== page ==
Registered counsellors are key to building a viable and sustainable mental healthcare system in South Africa. Despite this, much of the potential of these foot soldiers remains unrecognised and therefore underutilised. Effectively, side-lining invaluable resources that are desperately needed to provide adequate mental health care services and counselling across South Africa.
Why is this happening? Dr Laura Fisher is the Director of Academic Affairs at the South African College of Applied Psychology (SACAP). Her PHD, Registered Counsellors at a Crossroads¸ provides great insight into the current situation and its challenges. We asked her to unpack some of the realities faced by Registered Counsellors in South Africa. This is what she shared:
5 Insights into the Registered Counsellors being an Underutilised South African Resource
It is argued that the current Scope of Practice, as set by the Health Professional Council of South Africa HPCSA, is prejudiced against registered counsellors. What do you think?
The current scope of practice falls short of highlighting the potential of the registered counsellor’s category within the psychology profession. Practically, registered counsellors are most often seen relative to clinical psychologists. Thereby, limiting their scope of practice to a clinical/medical psychology discourse of abnormality-, dysfunction- and individually-oriented treatments. However, the registered counsellor’s category was actually envisioned to create groundswell for scaling up National delivery of and access to mental healthcare services. Thus, registered counsellor services are intended to differ from others within psychology. This is because they should, ideally, be focused on providing psychological interventions aimed at prevention and mental health promotion and wellness.
If the current status quo was changed, what role could registered counsellors play in alleviating the demand on South African public mental health services?
A registered counsellor is well positioned to provide community-based psychological interventions. For example, they could provide supportive counselling services, promotion of mental health and wellbeing, psychological screening and assessment or psychoeducation. Registered counsellors could, and should, also play a role in bridging policy intention with actual rollout. Such as those proposed by the National Mental Health Policy Framework and Strategic Plan 2013-2020 (Dept of Health, 2013) to enhance accessibility to mental healthcare.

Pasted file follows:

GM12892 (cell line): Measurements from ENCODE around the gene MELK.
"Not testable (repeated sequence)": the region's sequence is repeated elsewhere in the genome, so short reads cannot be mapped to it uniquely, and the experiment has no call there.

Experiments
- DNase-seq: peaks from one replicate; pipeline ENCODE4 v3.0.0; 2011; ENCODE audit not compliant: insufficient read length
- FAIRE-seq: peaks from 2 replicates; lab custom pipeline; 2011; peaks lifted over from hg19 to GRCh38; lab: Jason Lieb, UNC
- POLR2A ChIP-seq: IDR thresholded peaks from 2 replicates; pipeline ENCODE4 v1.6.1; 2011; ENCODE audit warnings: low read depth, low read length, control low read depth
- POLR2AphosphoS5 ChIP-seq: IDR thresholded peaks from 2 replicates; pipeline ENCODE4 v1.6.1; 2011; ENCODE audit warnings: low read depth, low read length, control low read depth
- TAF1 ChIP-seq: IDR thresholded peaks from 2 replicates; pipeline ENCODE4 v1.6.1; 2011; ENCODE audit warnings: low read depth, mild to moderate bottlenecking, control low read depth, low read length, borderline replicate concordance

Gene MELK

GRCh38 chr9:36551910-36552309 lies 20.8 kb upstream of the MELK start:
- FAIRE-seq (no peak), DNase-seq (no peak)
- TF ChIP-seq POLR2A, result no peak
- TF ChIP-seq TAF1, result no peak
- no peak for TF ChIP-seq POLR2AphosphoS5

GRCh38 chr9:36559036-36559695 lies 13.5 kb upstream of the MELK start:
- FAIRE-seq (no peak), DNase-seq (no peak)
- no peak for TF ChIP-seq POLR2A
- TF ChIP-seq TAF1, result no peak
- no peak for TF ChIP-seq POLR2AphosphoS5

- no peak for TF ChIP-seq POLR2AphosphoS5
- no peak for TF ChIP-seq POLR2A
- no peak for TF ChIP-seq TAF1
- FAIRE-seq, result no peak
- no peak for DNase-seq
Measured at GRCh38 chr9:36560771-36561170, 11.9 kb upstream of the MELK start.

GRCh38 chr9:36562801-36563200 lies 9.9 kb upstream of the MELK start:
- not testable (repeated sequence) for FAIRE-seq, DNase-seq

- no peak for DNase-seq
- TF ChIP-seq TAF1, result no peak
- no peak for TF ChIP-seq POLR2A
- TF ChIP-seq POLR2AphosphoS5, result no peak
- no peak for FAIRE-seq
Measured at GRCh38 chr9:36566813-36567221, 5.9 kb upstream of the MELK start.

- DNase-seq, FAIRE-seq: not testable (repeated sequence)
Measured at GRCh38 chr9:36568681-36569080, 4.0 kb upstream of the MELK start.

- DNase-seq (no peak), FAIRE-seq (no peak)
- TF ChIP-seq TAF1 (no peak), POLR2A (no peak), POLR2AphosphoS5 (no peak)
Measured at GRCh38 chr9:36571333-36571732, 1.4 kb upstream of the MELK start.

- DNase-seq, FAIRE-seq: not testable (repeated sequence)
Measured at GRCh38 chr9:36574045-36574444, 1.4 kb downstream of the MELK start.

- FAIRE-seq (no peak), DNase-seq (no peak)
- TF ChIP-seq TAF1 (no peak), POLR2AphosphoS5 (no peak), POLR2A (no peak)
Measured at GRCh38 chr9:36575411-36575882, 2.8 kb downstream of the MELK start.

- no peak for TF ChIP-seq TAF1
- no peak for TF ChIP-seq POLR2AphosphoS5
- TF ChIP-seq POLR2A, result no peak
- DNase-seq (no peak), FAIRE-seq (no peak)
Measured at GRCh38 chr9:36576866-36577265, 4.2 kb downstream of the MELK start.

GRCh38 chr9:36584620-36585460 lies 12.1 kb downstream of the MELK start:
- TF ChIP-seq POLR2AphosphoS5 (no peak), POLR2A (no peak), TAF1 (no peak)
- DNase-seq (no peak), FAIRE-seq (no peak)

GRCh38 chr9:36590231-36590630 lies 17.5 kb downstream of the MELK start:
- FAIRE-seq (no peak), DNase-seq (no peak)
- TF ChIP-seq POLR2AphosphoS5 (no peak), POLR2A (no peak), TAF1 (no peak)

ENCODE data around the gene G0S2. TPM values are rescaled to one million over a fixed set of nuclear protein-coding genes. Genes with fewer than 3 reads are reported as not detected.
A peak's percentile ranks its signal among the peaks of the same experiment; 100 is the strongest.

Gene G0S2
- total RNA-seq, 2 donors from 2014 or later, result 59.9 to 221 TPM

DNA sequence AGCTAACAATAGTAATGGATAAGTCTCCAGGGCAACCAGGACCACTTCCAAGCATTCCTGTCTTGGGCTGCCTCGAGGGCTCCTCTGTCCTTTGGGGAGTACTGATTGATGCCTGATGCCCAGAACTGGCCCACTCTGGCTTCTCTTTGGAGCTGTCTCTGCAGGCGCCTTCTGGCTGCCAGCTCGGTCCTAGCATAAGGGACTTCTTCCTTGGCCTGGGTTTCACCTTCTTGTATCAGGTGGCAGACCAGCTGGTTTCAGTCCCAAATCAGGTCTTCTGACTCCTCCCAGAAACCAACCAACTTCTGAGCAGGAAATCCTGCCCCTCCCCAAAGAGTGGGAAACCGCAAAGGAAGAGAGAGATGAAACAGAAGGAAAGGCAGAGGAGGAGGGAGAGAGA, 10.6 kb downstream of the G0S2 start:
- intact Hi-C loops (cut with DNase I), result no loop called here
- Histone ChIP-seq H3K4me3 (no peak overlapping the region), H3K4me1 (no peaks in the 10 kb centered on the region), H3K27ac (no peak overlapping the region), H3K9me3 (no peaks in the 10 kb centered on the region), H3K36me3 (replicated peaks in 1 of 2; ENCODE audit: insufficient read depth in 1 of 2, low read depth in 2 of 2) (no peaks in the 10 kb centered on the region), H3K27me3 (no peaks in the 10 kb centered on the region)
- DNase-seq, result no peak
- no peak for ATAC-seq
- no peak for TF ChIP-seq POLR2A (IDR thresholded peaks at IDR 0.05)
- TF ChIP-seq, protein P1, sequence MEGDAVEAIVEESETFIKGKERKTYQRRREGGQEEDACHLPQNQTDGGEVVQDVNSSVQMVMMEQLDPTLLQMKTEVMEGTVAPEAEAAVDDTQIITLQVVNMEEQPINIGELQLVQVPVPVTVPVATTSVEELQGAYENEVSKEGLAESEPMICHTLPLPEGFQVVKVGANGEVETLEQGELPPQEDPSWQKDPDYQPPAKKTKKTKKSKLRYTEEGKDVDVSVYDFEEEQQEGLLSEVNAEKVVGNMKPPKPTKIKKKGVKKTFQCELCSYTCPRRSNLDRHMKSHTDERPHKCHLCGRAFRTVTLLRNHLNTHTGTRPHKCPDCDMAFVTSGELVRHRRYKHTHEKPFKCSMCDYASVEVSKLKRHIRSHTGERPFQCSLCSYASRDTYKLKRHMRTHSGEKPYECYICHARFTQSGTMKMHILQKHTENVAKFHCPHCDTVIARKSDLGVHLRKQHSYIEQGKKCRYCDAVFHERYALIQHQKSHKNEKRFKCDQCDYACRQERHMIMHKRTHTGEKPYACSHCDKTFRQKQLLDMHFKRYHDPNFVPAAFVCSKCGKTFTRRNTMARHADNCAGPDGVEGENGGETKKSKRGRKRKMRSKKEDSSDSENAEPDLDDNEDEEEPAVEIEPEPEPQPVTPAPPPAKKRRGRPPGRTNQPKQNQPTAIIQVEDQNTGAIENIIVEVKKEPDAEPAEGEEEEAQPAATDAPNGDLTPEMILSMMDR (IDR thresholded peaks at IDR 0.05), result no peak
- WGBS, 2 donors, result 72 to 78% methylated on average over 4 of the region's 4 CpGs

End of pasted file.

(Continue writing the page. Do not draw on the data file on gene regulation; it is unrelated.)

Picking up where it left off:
What is one of the primary obstacles to entry in community settings for those within the mental health profession?
The heart of our current policies is increased access to mental healthcare and supportive counselling services at a community-based level. However, South African employment trends serve as a significant barrier. Specifically for those professionals who want to meaningfully address the plethora of our country’s mental health challenges. Thus, while a registered counsellor’s category theoretically positions them to make a meaningful contribution, gainful employment to practically do this is problematic.
Rather than being treatment focused, is there a vital need for professionals to be part of preventative community-based care services? If so, what is stopping this shift in primary attention from happening?
Professionals should absolutely be part of community-based care services that actively engage in preventative work. There are many mental healthcare workers that long to serve under-resourced and disadvantaged communities. They are passionate about closing accessibility gaps in relation to community experiences of adequate counselling and community based psychological interventions. What is stopping this from happening? Basically, it’s because the greatest needs have the least resources allocated to addressing them. This results in needs being identifiable but an inability to adequately pay for the required services. Practically, professionals are then put in a very difficult position. They must offer their services on a voluntary basis. Or alternatively, earn suboptimal salaries and supplement their income with private practice. Neither of which are ideal or sustainable.
What would you propose that could address these problems?
If all mental health professionals had mandatory community service, then the deficit in human resources within psychology would be decreased. However, for a sustainable and longer-term solution, it is critical that the psychology profession engage with the government. Specifically, to create employment opportunities for registered counsellors. The continual lack of jobs within the Departments of Health, Education, Correctional Services, Social and Youth Development need to be addressed. If these jobs were available, there would be tremendous upliftment benefits for communities across South Africa.
Mental Healthcare Study Opportunities
SACAP is a leading provider of social work and community development, counselling, coaching and psychology courses. Courses equip students with both theoretical and practical skills. This puts our graduates in a great position to be able to make a positive impact when they start working. Contact one of our student advisors for more information or enrol online today.